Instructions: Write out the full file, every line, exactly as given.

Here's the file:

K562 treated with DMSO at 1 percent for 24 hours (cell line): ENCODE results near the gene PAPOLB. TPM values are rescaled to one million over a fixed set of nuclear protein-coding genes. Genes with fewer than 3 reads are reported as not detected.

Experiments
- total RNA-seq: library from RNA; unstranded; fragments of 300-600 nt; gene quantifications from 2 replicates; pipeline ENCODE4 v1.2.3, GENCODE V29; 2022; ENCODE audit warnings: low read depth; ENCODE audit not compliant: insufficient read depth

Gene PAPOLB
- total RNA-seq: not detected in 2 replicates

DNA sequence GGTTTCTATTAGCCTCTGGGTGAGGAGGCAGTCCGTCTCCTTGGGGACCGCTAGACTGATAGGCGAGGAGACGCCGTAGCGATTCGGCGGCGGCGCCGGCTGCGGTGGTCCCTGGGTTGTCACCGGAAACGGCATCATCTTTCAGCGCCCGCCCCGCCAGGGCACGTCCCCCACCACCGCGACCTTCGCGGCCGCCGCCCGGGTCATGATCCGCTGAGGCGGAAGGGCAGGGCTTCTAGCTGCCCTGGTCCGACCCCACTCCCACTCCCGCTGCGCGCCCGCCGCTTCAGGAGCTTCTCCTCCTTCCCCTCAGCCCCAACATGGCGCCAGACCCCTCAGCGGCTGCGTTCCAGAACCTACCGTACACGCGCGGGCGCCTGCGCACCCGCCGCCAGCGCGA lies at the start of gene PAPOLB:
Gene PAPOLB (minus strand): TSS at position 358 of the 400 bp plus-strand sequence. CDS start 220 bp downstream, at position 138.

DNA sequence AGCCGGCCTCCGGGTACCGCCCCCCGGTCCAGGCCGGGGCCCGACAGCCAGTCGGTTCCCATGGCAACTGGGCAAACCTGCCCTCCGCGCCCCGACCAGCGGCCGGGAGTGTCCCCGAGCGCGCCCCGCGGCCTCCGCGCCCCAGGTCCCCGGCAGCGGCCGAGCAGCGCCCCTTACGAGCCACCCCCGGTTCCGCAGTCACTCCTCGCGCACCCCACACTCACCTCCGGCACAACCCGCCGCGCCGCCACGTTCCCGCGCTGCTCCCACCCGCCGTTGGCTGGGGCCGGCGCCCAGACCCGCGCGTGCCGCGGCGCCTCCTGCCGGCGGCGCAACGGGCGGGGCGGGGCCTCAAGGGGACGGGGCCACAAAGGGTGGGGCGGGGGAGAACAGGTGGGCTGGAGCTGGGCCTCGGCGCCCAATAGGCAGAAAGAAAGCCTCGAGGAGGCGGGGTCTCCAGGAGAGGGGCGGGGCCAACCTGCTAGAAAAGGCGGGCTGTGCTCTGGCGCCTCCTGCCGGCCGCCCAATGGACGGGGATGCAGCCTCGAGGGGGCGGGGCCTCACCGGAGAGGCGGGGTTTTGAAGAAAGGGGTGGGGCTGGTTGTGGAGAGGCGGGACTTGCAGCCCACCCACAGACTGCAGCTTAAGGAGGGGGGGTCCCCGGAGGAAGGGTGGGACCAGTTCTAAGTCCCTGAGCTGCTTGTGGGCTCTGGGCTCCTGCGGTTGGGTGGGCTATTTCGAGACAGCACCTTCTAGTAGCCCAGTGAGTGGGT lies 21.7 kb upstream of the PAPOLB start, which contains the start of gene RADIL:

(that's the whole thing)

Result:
K562 treated with DMSO at 1 percent for 24 hours (cell line): ENCODE results near the gene PAPOLB. TPM values are rescaled to one million over a fixed set of nuclear protein-coding genes. Genes with fewer than 3 reads are reported as not detected.

Experiments
- total RNA-seq: library from RNA; unstranded; fragments of 300-600 nt; gene quantifications from 2 replicates; pipeline ENCODE4 v1.2.3, GENCODE V29; 2022; ENCODE audit warnings: low read depth; ENCODE audit not compliant: insufficient read depth

Gene PAPOLB
- total RNA-seq: not detected in 2 replicates

DNA sequence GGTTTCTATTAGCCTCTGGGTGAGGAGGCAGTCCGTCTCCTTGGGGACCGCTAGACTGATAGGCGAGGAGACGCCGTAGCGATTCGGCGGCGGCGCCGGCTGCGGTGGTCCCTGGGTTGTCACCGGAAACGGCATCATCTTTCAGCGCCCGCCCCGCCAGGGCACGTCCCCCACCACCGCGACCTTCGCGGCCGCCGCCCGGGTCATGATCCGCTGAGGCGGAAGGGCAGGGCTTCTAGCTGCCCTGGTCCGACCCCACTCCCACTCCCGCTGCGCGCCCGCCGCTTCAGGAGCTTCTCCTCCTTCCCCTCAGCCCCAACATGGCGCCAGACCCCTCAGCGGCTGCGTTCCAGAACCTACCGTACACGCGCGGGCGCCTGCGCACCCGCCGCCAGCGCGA lies at the start of gene PAPOLB:
Gene PAPOLB (minus strand): TSS at position 358 of the 400 bp plus-strand sequence. CDS start 220 bp downstream, at position 138.

DNA sequence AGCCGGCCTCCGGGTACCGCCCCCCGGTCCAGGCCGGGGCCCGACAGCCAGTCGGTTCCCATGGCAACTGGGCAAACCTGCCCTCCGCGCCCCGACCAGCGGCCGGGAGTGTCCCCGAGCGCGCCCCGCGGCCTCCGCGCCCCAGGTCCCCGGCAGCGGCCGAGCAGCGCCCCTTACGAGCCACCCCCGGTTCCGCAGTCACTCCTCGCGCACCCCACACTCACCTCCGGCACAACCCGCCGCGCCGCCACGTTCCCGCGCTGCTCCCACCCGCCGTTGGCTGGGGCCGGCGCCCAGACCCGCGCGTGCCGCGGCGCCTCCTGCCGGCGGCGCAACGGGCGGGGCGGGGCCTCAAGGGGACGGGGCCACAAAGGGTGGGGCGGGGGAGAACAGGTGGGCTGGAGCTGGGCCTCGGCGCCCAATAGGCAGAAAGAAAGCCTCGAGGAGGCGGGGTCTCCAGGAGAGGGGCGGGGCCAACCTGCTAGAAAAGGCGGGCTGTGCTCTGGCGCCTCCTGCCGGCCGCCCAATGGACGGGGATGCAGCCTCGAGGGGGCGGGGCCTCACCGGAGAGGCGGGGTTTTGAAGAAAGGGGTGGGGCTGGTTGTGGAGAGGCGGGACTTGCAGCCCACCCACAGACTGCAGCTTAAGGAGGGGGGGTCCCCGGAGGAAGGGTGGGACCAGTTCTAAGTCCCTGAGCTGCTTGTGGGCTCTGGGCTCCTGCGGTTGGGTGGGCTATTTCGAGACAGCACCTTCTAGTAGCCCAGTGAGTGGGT lies 21.7 kb upstream of the PAPOLB start, which contains the start of gene RADIL: